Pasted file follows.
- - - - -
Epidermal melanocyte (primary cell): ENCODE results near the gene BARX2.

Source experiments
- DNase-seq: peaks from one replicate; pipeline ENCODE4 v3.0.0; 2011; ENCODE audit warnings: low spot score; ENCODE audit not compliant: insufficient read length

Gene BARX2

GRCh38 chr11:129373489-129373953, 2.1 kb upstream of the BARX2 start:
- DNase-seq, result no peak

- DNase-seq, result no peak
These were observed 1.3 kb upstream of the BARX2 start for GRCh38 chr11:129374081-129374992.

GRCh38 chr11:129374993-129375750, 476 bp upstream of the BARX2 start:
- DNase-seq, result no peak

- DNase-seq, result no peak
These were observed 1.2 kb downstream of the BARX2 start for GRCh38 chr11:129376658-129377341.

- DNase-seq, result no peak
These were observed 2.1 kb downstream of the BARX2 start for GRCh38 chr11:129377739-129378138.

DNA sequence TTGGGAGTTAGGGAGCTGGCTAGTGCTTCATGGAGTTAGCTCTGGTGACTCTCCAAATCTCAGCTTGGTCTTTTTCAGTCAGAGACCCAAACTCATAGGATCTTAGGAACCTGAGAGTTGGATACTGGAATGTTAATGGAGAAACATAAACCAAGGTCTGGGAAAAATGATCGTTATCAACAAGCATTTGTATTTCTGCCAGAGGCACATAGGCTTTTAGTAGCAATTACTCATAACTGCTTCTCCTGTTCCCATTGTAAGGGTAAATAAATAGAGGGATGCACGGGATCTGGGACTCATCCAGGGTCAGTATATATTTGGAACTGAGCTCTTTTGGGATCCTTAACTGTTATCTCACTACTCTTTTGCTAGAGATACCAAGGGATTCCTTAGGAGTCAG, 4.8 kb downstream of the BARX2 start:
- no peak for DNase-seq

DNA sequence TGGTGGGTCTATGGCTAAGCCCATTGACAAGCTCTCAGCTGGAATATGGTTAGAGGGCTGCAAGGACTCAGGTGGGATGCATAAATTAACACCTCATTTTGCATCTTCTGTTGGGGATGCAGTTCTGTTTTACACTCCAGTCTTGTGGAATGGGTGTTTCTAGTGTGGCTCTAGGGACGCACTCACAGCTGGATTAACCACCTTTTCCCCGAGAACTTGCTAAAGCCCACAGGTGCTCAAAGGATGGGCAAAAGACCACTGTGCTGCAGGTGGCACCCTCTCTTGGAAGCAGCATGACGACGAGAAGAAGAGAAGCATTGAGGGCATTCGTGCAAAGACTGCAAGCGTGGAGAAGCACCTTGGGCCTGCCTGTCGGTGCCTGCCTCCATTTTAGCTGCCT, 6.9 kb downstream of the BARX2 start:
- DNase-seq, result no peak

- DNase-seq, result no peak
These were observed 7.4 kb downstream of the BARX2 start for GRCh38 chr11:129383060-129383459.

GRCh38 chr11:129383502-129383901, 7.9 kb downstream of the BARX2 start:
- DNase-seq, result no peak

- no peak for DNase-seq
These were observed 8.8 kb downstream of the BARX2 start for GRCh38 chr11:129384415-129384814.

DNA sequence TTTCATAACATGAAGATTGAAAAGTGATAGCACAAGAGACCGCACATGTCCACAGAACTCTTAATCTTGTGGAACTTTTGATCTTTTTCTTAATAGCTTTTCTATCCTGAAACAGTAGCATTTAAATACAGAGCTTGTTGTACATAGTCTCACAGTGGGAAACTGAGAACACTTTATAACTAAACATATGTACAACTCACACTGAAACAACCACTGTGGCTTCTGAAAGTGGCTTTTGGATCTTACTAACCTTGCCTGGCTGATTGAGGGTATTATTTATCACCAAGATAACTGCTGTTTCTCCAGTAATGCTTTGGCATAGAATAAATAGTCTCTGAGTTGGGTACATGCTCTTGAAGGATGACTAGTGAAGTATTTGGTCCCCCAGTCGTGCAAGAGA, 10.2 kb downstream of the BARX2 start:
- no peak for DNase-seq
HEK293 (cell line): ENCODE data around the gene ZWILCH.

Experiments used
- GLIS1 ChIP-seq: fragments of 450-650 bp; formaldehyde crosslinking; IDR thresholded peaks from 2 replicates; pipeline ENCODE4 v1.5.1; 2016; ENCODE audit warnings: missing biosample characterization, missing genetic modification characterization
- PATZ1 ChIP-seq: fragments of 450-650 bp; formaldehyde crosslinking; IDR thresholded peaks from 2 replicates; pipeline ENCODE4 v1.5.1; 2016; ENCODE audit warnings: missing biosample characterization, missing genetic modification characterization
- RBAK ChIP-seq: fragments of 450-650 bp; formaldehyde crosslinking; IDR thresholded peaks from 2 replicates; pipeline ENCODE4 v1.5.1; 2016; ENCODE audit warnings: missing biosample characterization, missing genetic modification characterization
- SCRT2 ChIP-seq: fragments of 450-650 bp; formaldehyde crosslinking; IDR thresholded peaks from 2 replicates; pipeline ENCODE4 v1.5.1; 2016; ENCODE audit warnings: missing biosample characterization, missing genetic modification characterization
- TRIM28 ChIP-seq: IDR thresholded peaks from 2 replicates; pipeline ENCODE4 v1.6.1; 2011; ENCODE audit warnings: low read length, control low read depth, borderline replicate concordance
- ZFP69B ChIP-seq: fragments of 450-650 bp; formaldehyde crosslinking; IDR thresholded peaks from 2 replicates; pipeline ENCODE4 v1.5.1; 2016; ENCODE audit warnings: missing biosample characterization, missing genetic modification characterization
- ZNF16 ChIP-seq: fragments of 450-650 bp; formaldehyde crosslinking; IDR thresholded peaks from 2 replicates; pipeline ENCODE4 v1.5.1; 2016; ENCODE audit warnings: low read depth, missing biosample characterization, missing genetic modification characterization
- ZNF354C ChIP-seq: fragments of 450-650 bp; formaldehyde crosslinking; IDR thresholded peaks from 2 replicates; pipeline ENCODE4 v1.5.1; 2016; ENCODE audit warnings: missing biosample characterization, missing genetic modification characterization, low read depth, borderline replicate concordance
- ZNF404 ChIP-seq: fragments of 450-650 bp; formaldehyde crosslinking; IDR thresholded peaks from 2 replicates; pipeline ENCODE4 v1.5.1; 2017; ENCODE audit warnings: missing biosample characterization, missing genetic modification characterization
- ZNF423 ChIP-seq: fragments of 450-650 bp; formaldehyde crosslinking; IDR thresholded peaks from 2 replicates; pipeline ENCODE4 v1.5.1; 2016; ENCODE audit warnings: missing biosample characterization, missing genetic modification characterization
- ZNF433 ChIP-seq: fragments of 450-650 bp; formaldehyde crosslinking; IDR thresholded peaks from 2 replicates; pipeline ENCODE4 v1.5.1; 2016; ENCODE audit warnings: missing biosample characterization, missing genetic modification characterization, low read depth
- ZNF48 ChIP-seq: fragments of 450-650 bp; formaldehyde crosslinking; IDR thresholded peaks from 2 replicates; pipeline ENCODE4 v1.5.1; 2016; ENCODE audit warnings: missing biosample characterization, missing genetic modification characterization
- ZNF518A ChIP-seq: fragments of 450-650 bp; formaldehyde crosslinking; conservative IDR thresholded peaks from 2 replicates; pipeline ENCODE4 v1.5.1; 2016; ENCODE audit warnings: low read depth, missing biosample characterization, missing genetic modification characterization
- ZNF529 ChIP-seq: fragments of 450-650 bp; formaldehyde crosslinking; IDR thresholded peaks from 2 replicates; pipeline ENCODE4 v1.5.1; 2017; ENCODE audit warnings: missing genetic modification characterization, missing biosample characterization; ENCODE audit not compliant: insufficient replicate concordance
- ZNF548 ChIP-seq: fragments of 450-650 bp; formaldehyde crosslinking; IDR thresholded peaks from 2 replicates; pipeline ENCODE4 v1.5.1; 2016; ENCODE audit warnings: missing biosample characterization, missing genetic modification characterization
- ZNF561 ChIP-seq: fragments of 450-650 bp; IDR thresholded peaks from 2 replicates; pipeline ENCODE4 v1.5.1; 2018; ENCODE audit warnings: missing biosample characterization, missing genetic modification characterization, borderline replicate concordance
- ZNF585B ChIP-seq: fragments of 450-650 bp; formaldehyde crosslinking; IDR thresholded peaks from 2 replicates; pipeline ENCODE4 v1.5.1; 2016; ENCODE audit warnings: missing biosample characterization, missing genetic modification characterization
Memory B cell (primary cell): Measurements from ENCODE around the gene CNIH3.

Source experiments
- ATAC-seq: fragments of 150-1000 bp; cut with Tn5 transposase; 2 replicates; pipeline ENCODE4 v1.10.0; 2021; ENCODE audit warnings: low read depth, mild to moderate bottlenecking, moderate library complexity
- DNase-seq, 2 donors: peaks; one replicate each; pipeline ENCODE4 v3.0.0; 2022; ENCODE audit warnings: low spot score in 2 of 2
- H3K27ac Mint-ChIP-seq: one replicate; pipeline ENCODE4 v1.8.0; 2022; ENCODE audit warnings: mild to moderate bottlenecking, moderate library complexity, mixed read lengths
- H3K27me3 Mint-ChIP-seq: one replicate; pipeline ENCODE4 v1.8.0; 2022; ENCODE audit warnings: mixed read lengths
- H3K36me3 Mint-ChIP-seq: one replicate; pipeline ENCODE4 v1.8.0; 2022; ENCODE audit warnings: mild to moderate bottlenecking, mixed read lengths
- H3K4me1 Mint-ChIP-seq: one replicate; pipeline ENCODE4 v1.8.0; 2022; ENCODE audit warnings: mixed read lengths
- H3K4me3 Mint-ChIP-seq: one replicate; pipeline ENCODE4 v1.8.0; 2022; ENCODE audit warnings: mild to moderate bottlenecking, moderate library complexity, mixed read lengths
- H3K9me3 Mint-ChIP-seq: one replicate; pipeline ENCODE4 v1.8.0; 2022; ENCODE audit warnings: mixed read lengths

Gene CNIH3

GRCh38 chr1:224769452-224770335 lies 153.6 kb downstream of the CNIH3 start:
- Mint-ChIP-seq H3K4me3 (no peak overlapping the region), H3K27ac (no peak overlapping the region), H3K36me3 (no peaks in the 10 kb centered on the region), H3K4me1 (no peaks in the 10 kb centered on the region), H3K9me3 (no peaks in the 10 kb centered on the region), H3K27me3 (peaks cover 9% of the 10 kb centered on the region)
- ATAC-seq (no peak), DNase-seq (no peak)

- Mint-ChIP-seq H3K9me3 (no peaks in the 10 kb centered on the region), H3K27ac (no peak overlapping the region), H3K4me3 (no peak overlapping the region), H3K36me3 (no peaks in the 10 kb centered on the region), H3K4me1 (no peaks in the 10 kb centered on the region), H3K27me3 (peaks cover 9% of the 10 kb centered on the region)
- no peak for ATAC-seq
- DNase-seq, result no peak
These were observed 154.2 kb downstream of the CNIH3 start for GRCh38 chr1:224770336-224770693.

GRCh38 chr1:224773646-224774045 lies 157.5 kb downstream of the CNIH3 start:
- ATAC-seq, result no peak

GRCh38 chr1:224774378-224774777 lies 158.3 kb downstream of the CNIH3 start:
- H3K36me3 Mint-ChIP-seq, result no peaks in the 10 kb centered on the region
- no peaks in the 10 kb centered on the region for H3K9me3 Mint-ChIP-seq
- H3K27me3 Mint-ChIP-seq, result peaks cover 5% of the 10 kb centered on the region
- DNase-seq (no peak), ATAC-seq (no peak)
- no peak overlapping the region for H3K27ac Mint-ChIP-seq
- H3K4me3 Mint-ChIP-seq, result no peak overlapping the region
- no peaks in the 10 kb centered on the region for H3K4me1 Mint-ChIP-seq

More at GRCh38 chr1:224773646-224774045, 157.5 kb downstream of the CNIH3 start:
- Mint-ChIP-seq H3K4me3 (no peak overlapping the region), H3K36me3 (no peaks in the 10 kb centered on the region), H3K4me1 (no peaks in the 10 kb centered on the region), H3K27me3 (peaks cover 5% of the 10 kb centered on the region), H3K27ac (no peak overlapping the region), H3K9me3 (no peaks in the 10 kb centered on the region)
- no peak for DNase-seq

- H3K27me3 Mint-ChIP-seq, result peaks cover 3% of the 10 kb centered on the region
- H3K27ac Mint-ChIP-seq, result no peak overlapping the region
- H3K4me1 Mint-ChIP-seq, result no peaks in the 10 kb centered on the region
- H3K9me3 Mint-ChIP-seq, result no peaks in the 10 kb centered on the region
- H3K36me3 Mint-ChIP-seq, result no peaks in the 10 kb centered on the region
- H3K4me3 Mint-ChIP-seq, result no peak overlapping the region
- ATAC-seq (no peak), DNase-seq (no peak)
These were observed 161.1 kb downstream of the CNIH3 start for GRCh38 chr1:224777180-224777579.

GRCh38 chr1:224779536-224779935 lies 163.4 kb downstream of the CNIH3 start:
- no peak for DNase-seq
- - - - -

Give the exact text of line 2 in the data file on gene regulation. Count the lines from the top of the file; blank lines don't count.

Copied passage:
Source experiments